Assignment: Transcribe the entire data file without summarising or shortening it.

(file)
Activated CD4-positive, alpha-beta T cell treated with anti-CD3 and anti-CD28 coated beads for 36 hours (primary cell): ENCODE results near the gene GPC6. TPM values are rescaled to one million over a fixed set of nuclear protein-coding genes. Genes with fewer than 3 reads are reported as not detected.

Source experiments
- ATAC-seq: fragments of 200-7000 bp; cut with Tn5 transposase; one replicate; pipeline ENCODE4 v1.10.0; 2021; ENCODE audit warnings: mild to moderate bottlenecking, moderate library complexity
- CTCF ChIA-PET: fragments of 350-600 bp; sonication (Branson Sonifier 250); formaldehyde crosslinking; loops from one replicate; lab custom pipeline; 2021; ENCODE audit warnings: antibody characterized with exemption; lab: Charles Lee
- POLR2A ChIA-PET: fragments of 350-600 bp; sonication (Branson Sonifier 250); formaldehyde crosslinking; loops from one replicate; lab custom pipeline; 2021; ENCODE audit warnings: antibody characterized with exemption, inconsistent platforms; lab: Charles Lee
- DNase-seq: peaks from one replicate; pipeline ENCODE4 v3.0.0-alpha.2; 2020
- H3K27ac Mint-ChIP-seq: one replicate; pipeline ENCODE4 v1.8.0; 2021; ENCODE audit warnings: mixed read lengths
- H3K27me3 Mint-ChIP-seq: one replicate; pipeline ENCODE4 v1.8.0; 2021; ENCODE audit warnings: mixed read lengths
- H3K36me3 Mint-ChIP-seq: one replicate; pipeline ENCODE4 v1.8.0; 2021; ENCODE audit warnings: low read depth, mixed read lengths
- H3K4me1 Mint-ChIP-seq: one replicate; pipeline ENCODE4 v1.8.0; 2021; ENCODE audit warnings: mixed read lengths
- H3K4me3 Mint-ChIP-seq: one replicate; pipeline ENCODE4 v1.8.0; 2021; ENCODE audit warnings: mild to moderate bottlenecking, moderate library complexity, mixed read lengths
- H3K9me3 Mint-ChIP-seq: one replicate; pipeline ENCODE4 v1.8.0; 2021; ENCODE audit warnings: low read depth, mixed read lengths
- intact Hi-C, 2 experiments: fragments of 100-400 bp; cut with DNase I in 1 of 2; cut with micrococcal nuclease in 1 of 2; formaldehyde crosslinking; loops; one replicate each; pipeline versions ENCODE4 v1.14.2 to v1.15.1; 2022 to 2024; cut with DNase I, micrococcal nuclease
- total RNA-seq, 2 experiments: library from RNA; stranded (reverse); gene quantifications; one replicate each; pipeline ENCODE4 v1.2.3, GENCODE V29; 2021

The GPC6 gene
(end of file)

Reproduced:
Activated CD4-positive, alpha-beta T cell treated with anti-CD3 and anti-CD28 coated beads for 36 hours (primary cell): ENCODE results near the gene GPC6. TPM values are rescaled to one million over a fixed set of nuclear protein-coding genes. Genes with fewer than 3 reads are reported as not detected.

Source experiments
- ATAC-seq: fragments of 200-7000 bp; cut with Tn5 transposase; one replicate; pipeline ENCODE4 v1.10.0; 2021; ENCODE audit warnings: mild to moderate bottlenecking, moderate library complexity
- CTCF ChIA-PET: fragments of 350-600 bp; sonication (Branson Sonifier 250); formaldehyde crosslinking; loops from one replicate; lab custom pipeline; 2021; ENCODE audit warnings: antibody characterized with exemption; lab: Charles Lee
- POLR2A ChIA-PET: fragments of 350-600 bp; sonication (Branson Sonifier 250); formaldehyde crosslinking; loops from one replicate; lab custom pipeline; 2021; ENCODE audit warnings: antibody characterized with exemption, inconsistent platforms; lab: Charles Lee
- DNase-seq: peaks from one replicate; pipeline ENCODE4 v3.0.0-alpha.2; 2020
- H3K27ac Mint-ChIP-seq: one replicate; pipeline ENCODE4 v1.8.0; 2021; ENCODE audit warnings: mixed read lengths
- H3K27me3 Mint-ChIP-seq: one replicate; pipeline ENCODE4 v1.8.0; 2021; ENCODE audit warnings: mixed read lengths
- H3K36me3 Mint-ChIP-seq: one replicate; pipeline ENCODE4 v1.8.0; 2021; ENCODE audit warnings: low read depth, mixed read lengths
- H3K4me1 Mint-ChIP-seq: one replicate; pipeline ENCODE4 v1.8.0; 2021; ENCODE audit warnings: mixed read lengths
- H3K4me3 Mint-ChIP-seq: one replicate; pipeline ENCODE4 v1.8.0; 2021; ENCODE audit warnings: mild to moderate bottlenecking, moderate library complexity, mixed read lengths
- H3K9me3 Mint-ChIP-seq: one replicate; pipeline ENCODE4 v1.8.0; 2021; ENCODE audit warnings: low read depth, mixed read lengths
- intact Hi-C, 2 experiments: fragments of 100-400 bp; cut with DNase I in 1 of 2; cut with micrococcal nuclease in 1 of 2; formaldehyde crosslinking; loops; one replicate each; pipeline versions ENCODE4 v1.14.2 to v1.15.1; 2022 to 2024; cut with DNase I, micrococcal nuclease
- total RNA-seq, 2 experiments: library from RNA; stranded (reverse); gene quantifications; one replicate each; pipeline ENCODE4 v1.2.3, GENCODE V29; 2021

The GPC6 gene